• Genetic composition having the FMR1 gene

Amenorrhea Symptoms

The major symptom of amenorrhea is missing a period for three or more consecutive months.

Amenorrhea may also cause the following symptoms:

  • Hair thinning
  • Headache
  • Vision changes
  • Pelvic ache
  • Facial hair growth
  • Acne

Amenorrhea diagnosis

Before doing any more tests, your doctor will prescribe a pregnancy test to rule out the possibility that you are pregnant. If the pregnancy test comes back negative, your doctor will order a battery of blood tests to assess your levels of testosterone, estrogen, and hormones.

Your doctor may also prescribe the following tests:

Hormone challenge examination

Your doctor will prescribe hormone therapy until menstruation occurs. This test can determine the level of estrogen in your body. If your estrogen levels are really low, this might explain your inability to have regular periods.

Imaging diagnostics

In certain situations, your doctor may utilize diagnostic imaging procedures to get comprehensive pictures of your inside organs, such as an MRI, CT scan, or ultrasound. Any cysts or other growths on or in your reproductive organs that may be impending menstruation will be readily seen in the imaging procedures.

A hysteroscopy may be ordered by your doctor to get a close-up image of the interior of the uterus in order to examine for cysts and other abnormalities. A lit camera is placed into the uterus through the vagina during a hysteroscopy.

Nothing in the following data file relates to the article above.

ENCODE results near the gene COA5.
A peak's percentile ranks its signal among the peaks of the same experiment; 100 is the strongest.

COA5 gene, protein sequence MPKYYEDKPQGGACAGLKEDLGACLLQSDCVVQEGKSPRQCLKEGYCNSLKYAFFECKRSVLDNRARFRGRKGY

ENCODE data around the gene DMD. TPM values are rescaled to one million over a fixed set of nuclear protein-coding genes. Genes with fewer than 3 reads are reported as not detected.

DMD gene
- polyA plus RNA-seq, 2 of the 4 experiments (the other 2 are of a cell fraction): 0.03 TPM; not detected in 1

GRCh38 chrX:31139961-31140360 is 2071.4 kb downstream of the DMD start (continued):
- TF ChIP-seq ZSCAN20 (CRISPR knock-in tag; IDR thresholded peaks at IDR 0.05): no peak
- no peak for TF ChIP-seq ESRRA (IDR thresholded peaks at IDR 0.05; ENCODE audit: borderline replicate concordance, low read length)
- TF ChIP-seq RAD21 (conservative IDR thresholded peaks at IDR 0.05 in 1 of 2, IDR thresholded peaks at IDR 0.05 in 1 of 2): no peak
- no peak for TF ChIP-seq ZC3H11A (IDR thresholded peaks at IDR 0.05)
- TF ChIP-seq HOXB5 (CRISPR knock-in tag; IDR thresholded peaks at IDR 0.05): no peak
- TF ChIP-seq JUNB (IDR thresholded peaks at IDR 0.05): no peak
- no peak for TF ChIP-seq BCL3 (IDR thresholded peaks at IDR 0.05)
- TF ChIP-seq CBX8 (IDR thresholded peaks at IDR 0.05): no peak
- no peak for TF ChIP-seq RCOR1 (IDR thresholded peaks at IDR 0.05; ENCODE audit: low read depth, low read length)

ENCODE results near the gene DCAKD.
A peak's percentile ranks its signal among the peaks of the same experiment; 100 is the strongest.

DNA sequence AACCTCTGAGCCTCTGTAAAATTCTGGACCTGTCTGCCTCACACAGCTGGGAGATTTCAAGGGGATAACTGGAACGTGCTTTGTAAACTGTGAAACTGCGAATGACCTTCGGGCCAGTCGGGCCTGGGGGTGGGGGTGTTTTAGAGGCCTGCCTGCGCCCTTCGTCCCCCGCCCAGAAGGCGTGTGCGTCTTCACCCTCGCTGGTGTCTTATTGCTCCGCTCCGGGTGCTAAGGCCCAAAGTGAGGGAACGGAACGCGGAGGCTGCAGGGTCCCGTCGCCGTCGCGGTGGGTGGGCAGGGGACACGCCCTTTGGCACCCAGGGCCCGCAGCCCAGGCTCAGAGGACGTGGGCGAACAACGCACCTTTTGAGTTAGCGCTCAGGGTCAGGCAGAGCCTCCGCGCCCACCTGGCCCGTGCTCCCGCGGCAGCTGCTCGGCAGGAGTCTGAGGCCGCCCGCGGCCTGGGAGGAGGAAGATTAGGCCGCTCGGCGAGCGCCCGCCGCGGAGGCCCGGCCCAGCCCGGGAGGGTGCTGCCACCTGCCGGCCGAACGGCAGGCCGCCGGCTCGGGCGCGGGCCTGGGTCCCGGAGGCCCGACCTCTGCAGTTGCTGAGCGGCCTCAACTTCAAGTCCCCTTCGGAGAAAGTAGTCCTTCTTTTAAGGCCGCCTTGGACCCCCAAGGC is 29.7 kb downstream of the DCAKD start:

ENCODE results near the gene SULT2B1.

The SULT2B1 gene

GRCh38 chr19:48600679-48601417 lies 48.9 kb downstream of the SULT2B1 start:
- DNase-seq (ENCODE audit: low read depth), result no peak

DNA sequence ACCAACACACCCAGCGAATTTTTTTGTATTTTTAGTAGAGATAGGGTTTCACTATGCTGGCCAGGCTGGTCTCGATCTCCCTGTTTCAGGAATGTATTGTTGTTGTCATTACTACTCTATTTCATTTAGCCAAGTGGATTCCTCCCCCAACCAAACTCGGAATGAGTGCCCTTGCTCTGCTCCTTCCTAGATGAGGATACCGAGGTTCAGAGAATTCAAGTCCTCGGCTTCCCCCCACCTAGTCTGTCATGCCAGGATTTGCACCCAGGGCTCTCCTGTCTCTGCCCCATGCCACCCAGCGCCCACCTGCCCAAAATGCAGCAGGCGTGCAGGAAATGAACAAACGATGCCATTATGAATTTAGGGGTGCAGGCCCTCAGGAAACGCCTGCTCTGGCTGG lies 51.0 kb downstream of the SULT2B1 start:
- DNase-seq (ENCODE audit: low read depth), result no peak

Treatment

Primary amenorrhea

Depending on the person's age and the results of the ovarian function test, treatment for primary amenorrhea may begin with cautious waiting. Periods may begin later if there is a family history of late menstruation.

Surgery may be required if there are genetic or physical issues with the reproductive organs. This, however, does not ensure that regular menstrual periods will occur.

Secondary amenorrhea

This will be determined by the underlying reason.

  • Factors of living: If the individual has been exercising excessively, a change in exercise routine or nutrition may aid in the stabilization of the monthly cycle.
  • Counseling may be beneficial if emotional or mental stress is an issue.
  • Excessive weight loss may occur for a variety of causes. The individual may need a professionally supervised weight-gain program. If an eating problem is suspected, therapy may involve a weight-gain program as well as counseling sessions with a psychiatrist and a nutritionist or dietician.
  • Weight loss may be caused by certain medical problems. A doctor may screen for them and, if necessary, treat them.
  • Underactive thyroid: If your menstruation stops due to an underactive thyroid, your doctor may give thyroxine, a thyroid hormone.
  • Polycystic ovarian syndrome (PCOS): The doctor will advise you on the best course of action. If PCOS has resulted in excess weight, they may advise you to follow a weight-loss plan.
  • Premature ovarian failure: Hormone replacement treatment (HRT) may restore menstruation.
  • Menopause: Menopause usually begins at the age of 50, however, it may begin as early as 40. This might be influenced by family history.
  • There is an increased risk of osteoporosis if menopause begins early. To avoid this problem, the individual may need therapy.